About my works


‘Kiln ready’ glass
When the glass has taken its final form and there is no subsequent elaboration of it. The tear on the bottom, the so called ‘navel’ shows that it does not have a ground mouth?

Freely blown glass, ‘new mediaeval’
Mediaeval glass was for the most part not blown into a shape, but created freely.

Bottles and glasses blown into a shape
In the case of glasses, the stems and foot were not separately attached glass pieces, but were blown together with the body, which is cut off during blowing with the closing of the wooden mould. It is characteristic of certain pieces that the foot is not blown but, blown together with the rest. This technique lasted longer in Hungary than elsewhere in Europe between the two world wars.

Bottles for wine-bins
There was a blank window in wine cellars, containing the case, the chest and in the chest the … bottles filled with wine. These are the wine-bins.


Stained glass
The pieces of glass cut to measure are laid between lead rails and the ends of the rails are soldered together. The character of the represented image is mainly determine by the contour../outlining? originating in the technology. It can consist of coloured bottles or motifs and scenes painted onto the moulds.


Rippl-Rónay’s glass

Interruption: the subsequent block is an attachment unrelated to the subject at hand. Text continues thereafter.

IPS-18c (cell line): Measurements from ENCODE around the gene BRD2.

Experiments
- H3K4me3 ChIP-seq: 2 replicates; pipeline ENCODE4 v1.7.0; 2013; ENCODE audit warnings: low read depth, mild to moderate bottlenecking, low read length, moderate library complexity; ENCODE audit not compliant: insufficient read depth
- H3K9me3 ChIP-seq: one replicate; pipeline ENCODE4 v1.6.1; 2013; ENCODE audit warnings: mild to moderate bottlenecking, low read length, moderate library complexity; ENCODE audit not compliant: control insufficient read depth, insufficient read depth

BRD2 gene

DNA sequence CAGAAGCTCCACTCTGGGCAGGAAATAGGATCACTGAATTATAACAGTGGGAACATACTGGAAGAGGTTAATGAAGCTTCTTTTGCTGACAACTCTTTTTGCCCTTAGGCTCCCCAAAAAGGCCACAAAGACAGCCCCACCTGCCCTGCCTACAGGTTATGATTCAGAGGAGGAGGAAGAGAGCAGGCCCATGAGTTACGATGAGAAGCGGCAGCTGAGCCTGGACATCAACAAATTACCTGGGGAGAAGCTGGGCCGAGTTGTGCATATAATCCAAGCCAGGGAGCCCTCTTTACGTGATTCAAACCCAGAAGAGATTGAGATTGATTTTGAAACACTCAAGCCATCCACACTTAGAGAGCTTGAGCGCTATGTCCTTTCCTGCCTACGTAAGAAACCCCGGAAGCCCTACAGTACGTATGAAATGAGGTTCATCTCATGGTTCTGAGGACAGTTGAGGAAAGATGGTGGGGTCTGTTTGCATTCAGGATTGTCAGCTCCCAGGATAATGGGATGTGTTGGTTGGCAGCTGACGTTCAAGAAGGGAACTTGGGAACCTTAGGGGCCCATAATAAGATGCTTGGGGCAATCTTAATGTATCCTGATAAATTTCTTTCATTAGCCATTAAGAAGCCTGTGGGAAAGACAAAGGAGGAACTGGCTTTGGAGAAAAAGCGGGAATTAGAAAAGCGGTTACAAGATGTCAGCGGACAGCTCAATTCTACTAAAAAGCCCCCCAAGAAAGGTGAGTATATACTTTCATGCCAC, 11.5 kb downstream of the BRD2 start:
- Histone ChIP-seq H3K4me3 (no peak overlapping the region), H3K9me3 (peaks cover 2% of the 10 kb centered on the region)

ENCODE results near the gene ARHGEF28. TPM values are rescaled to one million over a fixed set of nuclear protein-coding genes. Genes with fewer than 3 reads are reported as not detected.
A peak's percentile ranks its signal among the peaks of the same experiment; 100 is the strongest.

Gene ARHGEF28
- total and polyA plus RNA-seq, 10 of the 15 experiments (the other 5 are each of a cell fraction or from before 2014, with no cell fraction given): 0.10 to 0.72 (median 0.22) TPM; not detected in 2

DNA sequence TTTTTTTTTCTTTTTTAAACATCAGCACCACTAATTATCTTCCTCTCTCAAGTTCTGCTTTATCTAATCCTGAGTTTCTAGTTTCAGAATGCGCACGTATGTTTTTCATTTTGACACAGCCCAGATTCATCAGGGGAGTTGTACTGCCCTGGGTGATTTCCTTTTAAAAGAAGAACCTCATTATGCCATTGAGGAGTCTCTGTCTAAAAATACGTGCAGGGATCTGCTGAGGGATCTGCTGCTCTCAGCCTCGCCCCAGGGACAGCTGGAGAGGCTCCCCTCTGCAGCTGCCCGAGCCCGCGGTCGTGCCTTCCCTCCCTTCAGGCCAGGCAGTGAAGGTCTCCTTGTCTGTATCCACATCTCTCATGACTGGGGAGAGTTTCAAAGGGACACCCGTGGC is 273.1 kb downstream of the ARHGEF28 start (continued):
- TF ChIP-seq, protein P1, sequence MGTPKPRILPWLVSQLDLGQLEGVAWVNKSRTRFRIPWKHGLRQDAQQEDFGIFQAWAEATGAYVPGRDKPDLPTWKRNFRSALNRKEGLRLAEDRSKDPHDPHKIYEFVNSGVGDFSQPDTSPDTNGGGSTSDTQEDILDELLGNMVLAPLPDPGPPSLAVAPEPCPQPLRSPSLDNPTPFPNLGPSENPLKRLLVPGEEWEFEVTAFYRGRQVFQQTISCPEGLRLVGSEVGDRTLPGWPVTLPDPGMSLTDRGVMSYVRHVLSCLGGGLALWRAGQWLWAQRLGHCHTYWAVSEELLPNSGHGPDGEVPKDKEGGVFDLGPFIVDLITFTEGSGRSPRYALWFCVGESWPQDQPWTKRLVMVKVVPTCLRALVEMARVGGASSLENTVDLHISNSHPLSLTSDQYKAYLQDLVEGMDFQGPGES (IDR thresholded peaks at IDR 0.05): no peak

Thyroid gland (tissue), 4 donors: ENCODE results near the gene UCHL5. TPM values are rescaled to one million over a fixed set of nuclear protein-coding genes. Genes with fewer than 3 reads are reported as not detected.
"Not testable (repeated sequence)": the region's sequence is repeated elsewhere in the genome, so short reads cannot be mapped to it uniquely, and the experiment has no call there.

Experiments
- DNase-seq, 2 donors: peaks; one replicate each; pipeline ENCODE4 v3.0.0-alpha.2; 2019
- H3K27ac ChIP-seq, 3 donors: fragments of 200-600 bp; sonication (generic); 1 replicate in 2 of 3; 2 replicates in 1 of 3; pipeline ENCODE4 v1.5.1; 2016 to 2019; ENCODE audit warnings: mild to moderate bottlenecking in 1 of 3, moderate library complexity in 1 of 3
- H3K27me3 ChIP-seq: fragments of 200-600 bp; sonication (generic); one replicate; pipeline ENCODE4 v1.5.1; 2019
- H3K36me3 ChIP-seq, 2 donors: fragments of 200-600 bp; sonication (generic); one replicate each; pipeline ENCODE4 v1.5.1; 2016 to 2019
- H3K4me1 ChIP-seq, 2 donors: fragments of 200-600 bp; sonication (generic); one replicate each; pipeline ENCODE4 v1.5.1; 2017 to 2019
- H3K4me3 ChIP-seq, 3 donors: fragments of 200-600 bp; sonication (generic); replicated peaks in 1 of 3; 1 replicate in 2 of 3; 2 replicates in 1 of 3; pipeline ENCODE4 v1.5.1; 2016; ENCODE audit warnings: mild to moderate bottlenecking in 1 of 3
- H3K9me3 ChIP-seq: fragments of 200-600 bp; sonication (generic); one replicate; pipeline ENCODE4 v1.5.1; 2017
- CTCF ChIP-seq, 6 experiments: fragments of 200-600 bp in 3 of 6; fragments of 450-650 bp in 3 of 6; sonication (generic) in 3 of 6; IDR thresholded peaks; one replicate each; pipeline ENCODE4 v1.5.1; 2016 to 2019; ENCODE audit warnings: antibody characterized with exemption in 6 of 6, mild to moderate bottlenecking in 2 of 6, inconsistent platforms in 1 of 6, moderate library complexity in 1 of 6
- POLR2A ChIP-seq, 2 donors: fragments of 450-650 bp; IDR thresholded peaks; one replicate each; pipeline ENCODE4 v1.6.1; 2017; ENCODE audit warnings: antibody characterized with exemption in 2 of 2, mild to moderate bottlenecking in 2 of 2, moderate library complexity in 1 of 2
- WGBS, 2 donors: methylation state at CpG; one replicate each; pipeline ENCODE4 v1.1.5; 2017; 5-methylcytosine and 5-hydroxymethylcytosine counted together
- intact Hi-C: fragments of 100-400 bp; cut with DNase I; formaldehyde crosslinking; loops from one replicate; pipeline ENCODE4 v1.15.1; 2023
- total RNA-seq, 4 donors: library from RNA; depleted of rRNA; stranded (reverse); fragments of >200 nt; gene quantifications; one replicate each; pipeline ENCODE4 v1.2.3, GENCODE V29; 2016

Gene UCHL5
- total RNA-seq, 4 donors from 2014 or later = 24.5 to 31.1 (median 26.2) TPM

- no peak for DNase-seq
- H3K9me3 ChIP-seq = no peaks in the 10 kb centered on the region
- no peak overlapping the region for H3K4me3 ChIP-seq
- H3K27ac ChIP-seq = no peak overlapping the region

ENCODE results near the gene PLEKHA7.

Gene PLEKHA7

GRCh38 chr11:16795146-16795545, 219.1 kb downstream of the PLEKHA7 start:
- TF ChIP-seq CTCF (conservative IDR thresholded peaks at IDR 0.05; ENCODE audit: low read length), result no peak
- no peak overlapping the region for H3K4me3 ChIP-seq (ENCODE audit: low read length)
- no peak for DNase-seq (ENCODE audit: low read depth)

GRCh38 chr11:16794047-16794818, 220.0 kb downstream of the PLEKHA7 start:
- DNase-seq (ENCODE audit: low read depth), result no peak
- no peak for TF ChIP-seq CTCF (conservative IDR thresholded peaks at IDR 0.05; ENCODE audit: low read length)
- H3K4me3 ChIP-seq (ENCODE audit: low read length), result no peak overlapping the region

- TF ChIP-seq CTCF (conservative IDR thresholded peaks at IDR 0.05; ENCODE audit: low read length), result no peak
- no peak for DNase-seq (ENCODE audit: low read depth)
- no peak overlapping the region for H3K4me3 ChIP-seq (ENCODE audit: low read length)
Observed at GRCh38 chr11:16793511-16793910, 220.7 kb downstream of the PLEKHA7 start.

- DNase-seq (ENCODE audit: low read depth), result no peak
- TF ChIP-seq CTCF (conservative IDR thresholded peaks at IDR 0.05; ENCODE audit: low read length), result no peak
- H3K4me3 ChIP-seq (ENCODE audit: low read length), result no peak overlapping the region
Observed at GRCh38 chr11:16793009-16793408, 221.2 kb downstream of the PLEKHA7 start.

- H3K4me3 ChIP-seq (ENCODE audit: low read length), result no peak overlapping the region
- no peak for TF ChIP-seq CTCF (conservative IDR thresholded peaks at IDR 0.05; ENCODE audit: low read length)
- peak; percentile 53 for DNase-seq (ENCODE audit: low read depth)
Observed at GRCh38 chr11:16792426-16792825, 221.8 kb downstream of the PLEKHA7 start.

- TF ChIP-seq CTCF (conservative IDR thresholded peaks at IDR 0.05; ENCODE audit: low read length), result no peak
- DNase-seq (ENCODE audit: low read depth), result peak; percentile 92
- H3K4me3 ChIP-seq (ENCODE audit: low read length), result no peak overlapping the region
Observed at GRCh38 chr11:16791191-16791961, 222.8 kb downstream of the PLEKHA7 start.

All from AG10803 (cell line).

The painter József Rippl-Rónai was born on May 23rd, 1861 in Kaposvár, Hungary. He lived and worked in Paris for nearly fifteen years. He had close ties with the Nabis group and French art nouveau artists. József Rippl-Rónai is among the few Hungarian artists who is as well known and respected abroead as he deserves to be, not just for the years spent in Paris but primarily for his pictures. He needs no introduction as a painter but he does as an applied/industrial artist. Inspired by the Art Nouveau way of looking at things, he worked in the most various fields of applied arts with an approach far ahead of his time. One of his greatest challenges was the so-called Andrássy dining room which is one of the most outstanding creations of turn of the century art/‘gesamtkunstwerk’. His versatile/many-layered work can only be reconstructed from the fragments remaining. However his glass designs of 1899 were not executed. These were also made for Count Tivadar Andrássy and Rónai intended them for the collection of functional objects. Line drawings and designs for glasses and caarafes. They are extremely simple, so we can boldly say they predated Art Deco by twenty years. The series consisting of ten pieces was designed according to the Viennese mode of laying a table: five goblets/glasses (for Bordeaux, Rhine wine, Tokay, Malaga wine and champagne, two glasses (for beer and water), a finger bowl, a water jug and a carafe for Bordeaux. Besides the drawings Rónai only wrote instructions. To think/take them a step further and to execute them was a beautiful but serious task. The effect they have today in our modern, chaotic world is especially interesting though these simple, clean shapes were designed more than a hundred years ago. Though they were never made, they survived the twentieth century, as if sleeping through it and are now more contemporary ‘than they would once have been’. The kiln ready technique (when the object acquires its final form in the heat of the kiln) is interesting here too and now when I am ‘remaking’ them (though Rónai was probably thinking of glasses with polished mouths, because on these simple forms it is the burned mouths of the glass that ‘shows the craft’, thus they evoke the past precisely to the extent that Rónai was innovative at the time at the turn of the century in the character of forms. At that time the craft/trade technique was still alive though it was slowly being excluded by the mass production of polished glass. Uncle Piacsek is drinking out of just such a glasses in Rónai’s pictures of the kind that are only seen in museum today. Kiln glass can only be developed with care and attention, the traces of the craft on the object are ‘irregular’. It was this object making behaviour that interested me and interest me. This is how it came about that the simple line drawings became not polished mough glasses but ‘breathing’ kiln glasses. The bent glasses match the decorative glass made in Rónai’s lifetime (top picture), to put next to the freshly cut flower on the table, fashioned to Rónai’s liking too I hope.